B. Qin, N. Ma, Q. Tang, T. Wei, M. Yang, H. Fu, et al.
Neutrophil to lymphocyte ratio (NLR) and platelet to lymphocyte ratio (PLR) were useful markers in assessment of inflammatory response and disease activity in SLE patients.
Mod Rheumatol, 26 (2016), pp. 372-376
S. Balta, S. Demırkol, U. Kucuk.
The platelet lymphocyte ratio may be useful inflammatory indicator in clinical practice.
Hemodial Int, 17 (2013), pp. 668-669
C. Chiesa, F. Natale, R. Pascone, J.F. Osborn, L. Pacifico, E. Bonci, et al.
C-reactive protein and procalcitonin: reference intervals for preterm and term newborns during the early neonatal period.
Clin Chim Acta, 412 (2011), pp. 1053-1059
L. Liu, H.L. Johnson, S. Cousens, J. Perin, S. Scott, J.E. Lawn, et al.
Global, regional, and national causes of child mortality: an updated systematic analysis for 2010 with time trends since 2000.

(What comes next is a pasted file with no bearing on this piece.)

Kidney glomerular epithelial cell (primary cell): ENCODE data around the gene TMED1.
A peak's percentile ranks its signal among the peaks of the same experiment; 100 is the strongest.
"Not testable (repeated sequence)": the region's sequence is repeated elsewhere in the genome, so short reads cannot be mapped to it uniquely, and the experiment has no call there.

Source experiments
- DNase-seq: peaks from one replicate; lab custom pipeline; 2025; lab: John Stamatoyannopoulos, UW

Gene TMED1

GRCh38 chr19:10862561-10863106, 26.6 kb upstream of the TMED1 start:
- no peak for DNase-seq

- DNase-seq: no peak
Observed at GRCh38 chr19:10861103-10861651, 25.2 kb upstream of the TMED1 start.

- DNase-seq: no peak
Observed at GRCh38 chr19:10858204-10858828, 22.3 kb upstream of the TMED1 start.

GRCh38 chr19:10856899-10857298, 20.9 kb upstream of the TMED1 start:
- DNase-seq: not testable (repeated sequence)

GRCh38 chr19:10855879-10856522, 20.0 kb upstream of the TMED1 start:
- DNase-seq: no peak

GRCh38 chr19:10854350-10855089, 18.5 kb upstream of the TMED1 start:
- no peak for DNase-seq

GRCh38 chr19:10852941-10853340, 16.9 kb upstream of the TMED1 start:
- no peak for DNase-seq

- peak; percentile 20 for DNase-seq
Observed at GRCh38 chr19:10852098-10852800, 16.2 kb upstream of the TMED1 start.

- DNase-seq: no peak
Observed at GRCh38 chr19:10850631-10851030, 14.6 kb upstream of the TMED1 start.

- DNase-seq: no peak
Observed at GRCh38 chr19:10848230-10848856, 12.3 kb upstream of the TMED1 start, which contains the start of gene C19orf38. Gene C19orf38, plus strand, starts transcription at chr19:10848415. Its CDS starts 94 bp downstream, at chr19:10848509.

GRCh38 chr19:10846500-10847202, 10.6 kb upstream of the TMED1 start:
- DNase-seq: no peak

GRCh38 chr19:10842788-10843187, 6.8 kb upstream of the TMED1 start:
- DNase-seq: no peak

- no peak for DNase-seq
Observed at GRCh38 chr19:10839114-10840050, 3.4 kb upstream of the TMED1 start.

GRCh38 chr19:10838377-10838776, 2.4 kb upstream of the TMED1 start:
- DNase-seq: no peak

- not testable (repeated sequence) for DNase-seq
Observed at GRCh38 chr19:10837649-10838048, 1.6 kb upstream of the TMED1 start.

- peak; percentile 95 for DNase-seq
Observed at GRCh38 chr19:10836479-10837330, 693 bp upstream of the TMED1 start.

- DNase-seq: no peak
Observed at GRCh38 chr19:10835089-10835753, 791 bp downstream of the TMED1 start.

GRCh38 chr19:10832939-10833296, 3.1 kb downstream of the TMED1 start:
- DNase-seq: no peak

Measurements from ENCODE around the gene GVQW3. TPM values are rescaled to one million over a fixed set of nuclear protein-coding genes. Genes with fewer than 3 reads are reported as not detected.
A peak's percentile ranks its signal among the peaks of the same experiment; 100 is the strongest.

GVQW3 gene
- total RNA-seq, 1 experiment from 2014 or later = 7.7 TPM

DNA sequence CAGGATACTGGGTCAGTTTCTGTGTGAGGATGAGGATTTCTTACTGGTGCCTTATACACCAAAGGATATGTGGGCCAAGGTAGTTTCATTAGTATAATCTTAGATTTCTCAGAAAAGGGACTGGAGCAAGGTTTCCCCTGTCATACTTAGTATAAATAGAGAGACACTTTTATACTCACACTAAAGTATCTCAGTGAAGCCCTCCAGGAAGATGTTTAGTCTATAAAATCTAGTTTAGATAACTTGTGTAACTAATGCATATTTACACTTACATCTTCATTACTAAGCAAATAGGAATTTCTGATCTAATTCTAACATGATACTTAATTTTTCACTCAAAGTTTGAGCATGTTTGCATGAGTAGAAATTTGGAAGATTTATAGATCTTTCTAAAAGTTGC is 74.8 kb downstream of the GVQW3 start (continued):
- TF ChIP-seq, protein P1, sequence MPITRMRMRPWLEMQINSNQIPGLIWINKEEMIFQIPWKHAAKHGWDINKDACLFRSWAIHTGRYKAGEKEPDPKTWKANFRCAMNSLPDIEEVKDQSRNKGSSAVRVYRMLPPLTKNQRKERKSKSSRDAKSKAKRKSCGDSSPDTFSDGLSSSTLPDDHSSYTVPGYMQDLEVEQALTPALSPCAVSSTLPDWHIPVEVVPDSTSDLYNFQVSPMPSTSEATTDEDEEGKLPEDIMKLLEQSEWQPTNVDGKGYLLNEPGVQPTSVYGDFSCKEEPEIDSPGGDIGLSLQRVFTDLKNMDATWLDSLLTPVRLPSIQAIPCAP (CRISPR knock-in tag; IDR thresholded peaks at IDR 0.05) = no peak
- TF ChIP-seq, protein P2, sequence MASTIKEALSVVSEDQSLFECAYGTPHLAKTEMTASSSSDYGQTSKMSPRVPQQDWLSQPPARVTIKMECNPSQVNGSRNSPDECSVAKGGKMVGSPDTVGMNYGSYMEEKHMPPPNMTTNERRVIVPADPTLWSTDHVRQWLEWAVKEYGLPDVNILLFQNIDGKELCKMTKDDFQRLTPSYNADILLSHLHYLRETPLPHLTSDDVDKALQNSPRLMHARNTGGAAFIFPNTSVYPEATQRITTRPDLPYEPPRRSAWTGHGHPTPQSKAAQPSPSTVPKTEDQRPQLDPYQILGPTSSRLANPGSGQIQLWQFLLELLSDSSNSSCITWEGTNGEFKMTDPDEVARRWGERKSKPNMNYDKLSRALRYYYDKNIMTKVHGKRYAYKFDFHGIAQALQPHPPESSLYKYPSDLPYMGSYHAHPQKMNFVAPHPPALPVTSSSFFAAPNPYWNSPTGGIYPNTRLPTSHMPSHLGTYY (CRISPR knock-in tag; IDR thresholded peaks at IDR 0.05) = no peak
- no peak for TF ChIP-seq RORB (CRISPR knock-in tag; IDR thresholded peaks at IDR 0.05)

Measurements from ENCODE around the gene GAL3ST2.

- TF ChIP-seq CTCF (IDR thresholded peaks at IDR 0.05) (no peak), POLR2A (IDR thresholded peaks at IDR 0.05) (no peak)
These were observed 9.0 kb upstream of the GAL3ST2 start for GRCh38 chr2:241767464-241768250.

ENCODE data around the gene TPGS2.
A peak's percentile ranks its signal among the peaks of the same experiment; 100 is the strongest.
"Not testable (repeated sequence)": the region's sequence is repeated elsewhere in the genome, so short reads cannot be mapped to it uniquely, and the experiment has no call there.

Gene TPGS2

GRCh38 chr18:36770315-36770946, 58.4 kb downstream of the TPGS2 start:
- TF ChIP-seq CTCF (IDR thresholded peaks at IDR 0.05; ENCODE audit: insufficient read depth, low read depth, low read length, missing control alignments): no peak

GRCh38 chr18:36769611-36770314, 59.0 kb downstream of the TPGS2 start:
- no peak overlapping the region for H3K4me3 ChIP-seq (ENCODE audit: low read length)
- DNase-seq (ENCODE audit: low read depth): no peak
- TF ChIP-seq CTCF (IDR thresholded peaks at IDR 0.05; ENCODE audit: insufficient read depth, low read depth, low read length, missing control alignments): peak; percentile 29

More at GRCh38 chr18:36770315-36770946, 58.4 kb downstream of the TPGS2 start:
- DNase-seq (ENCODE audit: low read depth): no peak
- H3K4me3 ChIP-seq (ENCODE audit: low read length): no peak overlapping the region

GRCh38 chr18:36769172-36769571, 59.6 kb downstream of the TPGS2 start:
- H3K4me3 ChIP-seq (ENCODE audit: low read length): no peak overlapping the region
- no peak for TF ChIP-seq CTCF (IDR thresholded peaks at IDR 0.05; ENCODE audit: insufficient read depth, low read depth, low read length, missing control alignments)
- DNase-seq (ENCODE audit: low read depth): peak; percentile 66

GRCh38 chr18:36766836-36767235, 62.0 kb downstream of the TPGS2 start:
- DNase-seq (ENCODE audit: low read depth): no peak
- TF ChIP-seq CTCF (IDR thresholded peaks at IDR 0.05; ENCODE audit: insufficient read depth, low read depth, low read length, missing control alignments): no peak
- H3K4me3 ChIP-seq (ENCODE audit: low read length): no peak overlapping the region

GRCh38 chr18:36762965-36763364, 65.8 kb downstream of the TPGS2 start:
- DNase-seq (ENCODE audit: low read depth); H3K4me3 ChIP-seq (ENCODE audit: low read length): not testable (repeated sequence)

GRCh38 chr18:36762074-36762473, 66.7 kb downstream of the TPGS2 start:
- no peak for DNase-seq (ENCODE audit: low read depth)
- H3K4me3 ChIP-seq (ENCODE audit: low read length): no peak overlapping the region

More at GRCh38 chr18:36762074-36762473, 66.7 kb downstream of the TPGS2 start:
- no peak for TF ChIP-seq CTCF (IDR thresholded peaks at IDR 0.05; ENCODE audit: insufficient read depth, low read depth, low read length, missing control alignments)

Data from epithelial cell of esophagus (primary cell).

Lancet, 379 (2012), pp. 2151-2161
R.C. Ferreira, R.R. Mello, K.S. Silva.
Neonatal sepsis as a risk factor for neurodevelopmental changes in preterm infants with very low birth weight.
J Pediatr (Rio J), 90 (2014), pp. 293-299
C.R. Hentges, R.C. Silveira, R.S. Procianoy, C.G. Carvalho, G.R. Filipouski, R.N. Fuentefria, et al.
Association of late-onset neonatal sepsis with late neurodevelopment in the first two years of life of preterm infants with very low birth weight.
J Pediatr (Rio J), 90 (2014), pp. 50-57
M.R. Bentlin, L.M. Rugolo, L.S. Ferrari, Brazilian Neonatal Research Network (Rede Brasileira de Pesquisas Neonatais).
Practices related to late-onset sepsis in very low-birth weight preterm infants.
J Pediatr (Rio J), 91 (2015), pp. 168-174
S. Vergnano, E. Menson, Z. Smith, N. Kennea, N. Embleton, P. Clarke, et al.
Characteristics of invasive Staphylococcus aureus in United Kingdom Neonatal Units.
Pediatr Infect Dis J, 30 (2011), pp. 850-854